Publication Date

December 1, 2013


Public History

My high school teaching job in Waukegan, Illinois, was supposed to be temporary: I pessimistically thought I couldn’t possibly be happy in an economically blighted city where gang violence and drug busts dominated local newspaper headlines. Situated in Lake County, one of the wealthier counties in the United States, and halfway between Milwaukee and Chicago along Lake Michigan, Waukegan is often either entirely overlooked or scrutinized only for its warts. Once a lakeshore retreat for wealthy urban dwellers, the city made the fateful decision to industrialize in the midst of America’s Second Industrial Revolution. Predictably, this created a population boom in Waukegan during the early years of the 20th century. The promise of jobs brought ethnic and racial diversity to the city; anyone familiar with the American narrative knows also the ensuing entwined triumphs and tragedies of such a city’s development. The 1970s, ’80s, and ’90s ushered in the closing of factories and uncertainty about Waukegan’s future, creating a legacy that the city’s youth struggle with every day.

I learned all this at the Waukegan Historical Society while researching an assignment for my class, and I surprisingly fell in love with the city. Likewise, my students have found at the society endless stories to ponder. The Waukegan Historical Society, which was virtually uninvolved with the high school when I began teaching there, enlightened me about the city’s rich history and helped foster a lasting partnership between our school and the society. Its archives transformed my vision of Waukegan and my career. Further, it allowed my students to find an authentic voice, teaching them to think analytically about the legacy and people of their community while sharing fresh interpretations with a proud public. Not least of all, it allowed them to think of themselves as historians.

The Many Faces of Doing Local History

Every year, I watch students who seem passionless and disengaged spring to life as they research Waukegan’s history. One of the most meaningful and rewarding ways to get students interested in local history is through the National History Day competition. While I allow students to pursue a subject that does not pertain directly to Waukegan, I highly recommend that students consider focusing on their hometown. It helps that the Waukegan Historical Society provides an annual award of $500 for the best Waukegan-­themed student project. After some initial hesitation in response to the enormity of the project (it begins in late fall and spans at least through the winter, or further if they advance in the competition), students are liberated by the open-­ended nature of the task and become enthralled by the stories that too often have lain dormant in the society’s files.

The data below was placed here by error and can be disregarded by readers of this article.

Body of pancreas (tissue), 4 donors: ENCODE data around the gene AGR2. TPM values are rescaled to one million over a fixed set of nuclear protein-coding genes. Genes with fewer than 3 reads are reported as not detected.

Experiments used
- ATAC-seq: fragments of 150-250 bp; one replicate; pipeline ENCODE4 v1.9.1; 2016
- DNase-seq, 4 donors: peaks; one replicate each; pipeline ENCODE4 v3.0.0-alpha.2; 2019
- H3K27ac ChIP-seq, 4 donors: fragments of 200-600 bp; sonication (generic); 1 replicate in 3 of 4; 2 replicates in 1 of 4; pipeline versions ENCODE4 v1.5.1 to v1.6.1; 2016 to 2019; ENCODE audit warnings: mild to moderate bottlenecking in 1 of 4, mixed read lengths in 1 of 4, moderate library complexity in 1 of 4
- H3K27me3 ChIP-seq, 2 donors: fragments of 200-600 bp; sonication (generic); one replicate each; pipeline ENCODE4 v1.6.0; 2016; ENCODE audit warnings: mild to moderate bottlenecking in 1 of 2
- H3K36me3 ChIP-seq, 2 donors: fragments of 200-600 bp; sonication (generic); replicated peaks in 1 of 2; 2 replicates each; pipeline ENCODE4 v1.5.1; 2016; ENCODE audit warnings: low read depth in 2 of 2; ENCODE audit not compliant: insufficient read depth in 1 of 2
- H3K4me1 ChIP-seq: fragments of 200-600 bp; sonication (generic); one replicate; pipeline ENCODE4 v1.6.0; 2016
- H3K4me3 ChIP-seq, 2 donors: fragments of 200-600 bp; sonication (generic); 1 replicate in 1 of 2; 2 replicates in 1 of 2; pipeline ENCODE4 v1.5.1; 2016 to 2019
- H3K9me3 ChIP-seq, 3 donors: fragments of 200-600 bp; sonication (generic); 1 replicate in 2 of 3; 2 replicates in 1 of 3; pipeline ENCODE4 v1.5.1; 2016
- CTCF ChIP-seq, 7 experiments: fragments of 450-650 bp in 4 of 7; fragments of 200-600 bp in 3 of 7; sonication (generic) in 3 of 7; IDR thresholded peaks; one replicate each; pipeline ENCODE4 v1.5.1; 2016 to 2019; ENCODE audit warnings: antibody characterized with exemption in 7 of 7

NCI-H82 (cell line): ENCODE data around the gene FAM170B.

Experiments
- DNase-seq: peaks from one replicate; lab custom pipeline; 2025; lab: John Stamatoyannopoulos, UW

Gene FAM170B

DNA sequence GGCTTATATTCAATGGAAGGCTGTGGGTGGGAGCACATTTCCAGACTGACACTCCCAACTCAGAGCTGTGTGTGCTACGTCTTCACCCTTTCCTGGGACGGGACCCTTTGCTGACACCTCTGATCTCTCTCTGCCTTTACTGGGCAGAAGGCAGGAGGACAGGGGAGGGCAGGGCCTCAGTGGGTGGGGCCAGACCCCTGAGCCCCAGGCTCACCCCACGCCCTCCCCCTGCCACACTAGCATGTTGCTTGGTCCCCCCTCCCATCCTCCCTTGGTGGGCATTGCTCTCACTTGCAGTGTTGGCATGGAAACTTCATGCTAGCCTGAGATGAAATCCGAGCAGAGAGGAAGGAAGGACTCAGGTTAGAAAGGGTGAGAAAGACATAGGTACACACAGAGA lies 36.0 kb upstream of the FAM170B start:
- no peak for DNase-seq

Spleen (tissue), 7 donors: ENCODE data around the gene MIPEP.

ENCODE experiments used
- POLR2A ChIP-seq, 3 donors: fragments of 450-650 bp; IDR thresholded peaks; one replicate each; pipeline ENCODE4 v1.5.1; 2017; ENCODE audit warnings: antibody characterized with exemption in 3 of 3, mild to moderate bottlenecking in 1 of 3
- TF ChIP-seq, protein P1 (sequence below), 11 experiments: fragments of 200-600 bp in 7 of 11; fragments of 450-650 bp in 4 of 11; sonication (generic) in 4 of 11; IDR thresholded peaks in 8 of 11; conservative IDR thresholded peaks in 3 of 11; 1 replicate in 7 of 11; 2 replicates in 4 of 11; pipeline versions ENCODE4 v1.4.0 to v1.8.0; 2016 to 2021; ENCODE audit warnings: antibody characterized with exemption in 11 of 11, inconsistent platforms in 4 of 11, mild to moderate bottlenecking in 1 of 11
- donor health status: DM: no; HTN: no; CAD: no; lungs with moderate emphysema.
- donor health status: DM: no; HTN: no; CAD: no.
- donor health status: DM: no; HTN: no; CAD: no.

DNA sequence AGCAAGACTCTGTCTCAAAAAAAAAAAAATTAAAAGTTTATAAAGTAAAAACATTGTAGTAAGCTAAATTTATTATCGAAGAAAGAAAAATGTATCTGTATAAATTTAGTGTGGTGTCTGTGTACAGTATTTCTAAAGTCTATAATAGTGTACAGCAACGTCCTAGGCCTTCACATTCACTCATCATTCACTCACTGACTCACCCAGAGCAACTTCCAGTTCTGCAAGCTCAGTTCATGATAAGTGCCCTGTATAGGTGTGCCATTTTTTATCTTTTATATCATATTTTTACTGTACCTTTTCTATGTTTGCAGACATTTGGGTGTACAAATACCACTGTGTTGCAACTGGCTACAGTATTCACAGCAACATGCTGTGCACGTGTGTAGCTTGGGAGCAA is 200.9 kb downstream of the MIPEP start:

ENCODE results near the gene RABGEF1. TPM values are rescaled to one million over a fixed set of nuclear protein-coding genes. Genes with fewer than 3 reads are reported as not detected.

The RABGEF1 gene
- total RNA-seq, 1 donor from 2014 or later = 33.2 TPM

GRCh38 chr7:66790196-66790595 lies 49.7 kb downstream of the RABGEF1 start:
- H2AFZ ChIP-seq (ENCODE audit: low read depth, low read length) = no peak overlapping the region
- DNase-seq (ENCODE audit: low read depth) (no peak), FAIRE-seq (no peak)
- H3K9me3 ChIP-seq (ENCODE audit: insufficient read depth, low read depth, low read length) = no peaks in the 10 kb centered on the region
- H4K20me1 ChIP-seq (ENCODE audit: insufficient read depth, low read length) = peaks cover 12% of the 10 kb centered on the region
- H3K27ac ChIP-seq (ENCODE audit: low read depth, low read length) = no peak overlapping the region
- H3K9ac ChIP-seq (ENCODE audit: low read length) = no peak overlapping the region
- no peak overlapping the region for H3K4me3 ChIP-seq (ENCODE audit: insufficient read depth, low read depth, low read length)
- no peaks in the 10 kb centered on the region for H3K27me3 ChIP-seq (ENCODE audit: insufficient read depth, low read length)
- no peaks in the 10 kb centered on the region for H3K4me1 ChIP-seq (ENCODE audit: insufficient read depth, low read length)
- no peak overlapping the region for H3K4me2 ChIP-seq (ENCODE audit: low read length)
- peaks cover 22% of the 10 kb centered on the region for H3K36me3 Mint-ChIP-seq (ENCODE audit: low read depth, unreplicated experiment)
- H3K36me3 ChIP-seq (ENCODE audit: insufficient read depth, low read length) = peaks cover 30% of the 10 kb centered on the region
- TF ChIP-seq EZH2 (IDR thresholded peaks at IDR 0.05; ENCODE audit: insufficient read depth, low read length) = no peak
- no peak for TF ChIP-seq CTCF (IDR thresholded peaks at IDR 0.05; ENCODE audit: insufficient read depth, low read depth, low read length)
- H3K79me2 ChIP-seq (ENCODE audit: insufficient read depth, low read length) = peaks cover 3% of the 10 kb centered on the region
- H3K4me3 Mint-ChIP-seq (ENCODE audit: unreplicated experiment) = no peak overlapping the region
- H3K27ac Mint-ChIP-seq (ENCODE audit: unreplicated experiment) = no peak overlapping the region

Warner Sugar Refinery and other industries on the shores of Lake Michigan. My students took on topics associated with this factory and studied primary sources to bring Waukegan’s industrial past to life.

One of the most difficult facets of any student research project is picking the right topic. It’s essential that students find something they are enthusiastic about. If students can’t sustain interest in their topics, they will be unhappy until the assignment is over; what’s worse, the experience might turn them off history for good. Some students will immediately know what they want to research, and the only thing that could possibly stop them is a lack of information. Other students might just need a list of topics to sift through. The Waukegan Historical Society has prepared a list of research topics and is constantly adding new ideas, but I also encourage students to take a walk downtown and take note of buildings they find fascinating, or I recommend a project on their schools or churches.